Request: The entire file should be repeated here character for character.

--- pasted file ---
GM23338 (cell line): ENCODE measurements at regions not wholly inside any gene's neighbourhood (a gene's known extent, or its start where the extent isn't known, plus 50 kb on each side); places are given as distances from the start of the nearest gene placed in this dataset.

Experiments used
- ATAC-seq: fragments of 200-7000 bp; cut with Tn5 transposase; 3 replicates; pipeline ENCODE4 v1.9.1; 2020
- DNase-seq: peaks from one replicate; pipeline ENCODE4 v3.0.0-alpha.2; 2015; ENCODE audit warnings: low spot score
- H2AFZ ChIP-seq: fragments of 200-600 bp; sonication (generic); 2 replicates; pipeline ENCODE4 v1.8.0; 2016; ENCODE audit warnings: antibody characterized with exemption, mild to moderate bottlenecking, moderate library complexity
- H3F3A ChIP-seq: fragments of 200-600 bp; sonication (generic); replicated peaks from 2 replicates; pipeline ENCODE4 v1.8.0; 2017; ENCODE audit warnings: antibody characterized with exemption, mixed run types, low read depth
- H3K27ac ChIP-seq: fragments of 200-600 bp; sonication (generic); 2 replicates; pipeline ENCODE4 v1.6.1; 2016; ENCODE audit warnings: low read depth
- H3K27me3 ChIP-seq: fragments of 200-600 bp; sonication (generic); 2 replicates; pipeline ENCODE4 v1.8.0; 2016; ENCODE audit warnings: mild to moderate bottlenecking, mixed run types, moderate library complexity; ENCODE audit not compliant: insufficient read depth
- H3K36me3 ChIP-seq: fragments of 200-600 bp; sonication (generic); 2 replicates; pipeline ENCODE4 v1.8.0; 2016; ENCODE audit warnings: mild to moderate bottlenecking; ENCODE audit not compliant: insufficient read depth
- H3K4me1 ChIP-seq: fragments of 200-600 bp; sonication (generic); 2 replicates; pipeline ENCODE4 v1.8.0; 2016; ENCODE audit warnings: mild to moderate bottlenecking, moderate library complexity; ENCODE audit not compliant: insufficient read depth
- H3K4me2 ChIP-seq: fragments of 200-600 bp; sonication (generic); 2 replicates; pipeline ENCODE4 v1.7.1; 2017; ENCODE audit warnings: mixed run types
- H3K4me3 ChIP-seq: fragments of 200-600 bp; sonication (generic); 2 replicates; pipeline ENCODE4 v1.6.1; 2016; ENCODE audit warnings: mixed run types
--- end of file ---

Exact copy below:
GM23338 (cell line): ENCODE measurements at regions not wholly inside any gene's neighbourhood (a gene's known extent, or its start where the extent isn't known, plus 50 kb on each side); places are given as distances from the start of the nearest gene placed in this dataset.

Experiments used
- ATAC-seq: fragments of 200-7000 bp; cut with Tn5 transposase; 3 replicates; pipeline ENCODE4 v1.9.1; 2020
- DNase-seq: peaks from one replicate; pipeline ENCODE4 v3.0.0-alpha.2; 2015; ENCODE audit warnings: low spot score
- H2AFZ ChIP-seq: fragments of 200-600 bp; sonication (generic); 2 replicates; pipeline ENCODE4 v1.8.0; 2016; ENCODE audit warnings: antibody characterized with exemption, mild to moderate bottlenecking, moderate library complexity
- H3F3A ChIP-seq: fragments of 200-600 bp; sonication (generic); replicated peaks from 2 replicates; pipeline ENCODE4 v1.8.0; 2017; ENCODE audit warnings: antibody characterized with exemption, mixed run types, low read depth
- H3K27ac ChIP-seq: fragments of 200-600 bp; sonication (generic); 2 replicates; pipeline ENCODE4 v1.6.1; 2016; ENCODE audit warnings: low read depth
- H3K27me3 ChIP-seq: fragments of 200-600 bp; sonication (generic); 2 replicates; pipeline ENCODE4 v1.8.0; 2016; ENCODE audit warnings: mild to moderate bottlenecking, mixed run types, moderate library complexity; ENCODE audit not compliant: insufficient read depth
- H3K36me3 ChIP-seq: fragments of 200-600 bp; sonication (generic); 2 replicates; pipeline ENCODE4 v1.8.0; 2016; ENCODE audit warnings: mild to moderate bottlenecking; ENCODE audit not compliant: insufficient read depth
- H3K4me1 ChIP-seq: fragments of 200-600 bp; sonication (generic); 2 replicates; pipeline ENCODE4 v1.8.0; 2016; ENCODE audit warnings: mild to moderate bottlenecking, moderate library complexity; ENCODE audit not compliant: insufficient read depth
- H3K4me2 ChIP-seq: fragments of 200-600 bp; sonication (generic); 2 replicates; pipeline ENCODE4 v1.7.1; 2017; ENCODE audit warnings: mixed run types
- H3K4me3 ChIP-seq: fragments of 200-600 bp; sonication (generic); 2 replicates; pipeline ENCODE4 v1.6.1; 2016; ENCODE audit warnings: mixed run types